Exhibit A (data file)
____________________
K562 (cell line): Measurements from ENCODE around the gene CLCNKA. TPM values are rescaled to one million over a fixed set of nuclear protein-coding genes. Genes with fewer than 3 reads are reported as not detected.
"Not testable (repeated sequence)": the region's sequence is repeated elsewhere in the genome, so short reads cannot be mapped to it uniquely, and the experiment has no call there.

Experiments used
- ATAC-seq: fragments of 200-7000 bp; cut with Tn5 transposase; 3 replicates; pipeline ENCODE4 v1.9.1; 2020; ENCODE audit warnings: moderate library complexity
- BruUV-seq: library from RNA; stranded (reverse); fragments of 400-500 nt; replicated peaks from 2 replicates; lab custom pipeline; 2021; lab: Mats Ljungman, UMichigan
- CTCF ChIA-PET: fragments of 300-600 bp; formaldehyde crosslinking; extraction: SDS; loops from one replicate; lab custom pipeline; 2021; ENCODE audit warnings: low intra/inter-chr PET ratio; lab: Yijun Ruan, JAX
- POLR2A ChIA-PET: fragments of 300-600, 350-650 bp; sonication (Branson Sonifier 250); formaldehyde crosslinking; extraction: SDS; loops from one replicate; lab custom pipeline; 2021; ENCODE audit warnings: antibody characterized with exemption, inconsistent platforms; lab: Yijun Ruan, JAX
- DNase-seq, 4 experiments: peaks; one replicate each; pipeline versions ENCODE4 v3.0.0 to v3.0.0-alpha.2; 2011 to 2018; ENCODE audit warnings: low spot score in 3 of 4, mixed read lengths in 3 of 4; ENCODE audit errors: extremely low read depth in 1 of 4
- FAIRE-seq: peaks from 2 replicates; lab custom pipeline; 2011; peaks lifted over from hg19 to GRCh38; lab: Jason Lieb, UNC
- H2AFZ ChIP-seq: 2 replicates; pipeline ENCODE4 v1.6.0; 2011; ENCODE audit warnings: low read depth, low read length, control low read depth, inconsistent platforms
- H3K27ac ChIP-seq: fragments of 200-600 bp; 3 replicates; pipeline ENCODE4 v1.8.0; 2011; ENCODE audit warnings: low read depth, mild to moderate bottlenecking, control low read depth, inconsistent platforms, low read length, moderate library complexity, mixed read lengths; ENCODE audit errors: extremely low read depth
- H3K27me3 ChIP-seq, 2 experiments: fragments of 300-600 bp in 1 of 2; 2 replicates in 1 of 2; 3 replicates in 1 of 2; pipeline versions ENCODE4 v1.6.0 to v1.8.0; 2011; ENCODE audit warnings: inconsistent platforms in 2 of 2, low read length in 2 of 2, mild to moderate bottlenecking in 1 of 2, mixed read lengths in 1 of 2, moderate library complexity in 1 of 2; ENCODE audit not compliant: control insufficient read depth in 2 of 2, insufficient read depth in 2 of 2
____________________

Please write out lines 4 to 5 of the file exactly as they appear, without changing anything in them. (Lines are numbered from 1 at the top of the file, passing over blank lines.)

- ATAC-seq: fragments of 200-7000 bp; cut with Tn5 transposase; 3 replicates; pipeline ENCODE4 v1.9.1; 2020; ENCODE audit warnings: moderate library complexity
- BruUV-seq: library from RNA; stranded (reverse); fragments of 400-500 nt; replicated peaks from 2 replicates; lab custom pipeline; 2021; lab: Mats Ljungman, UMichigan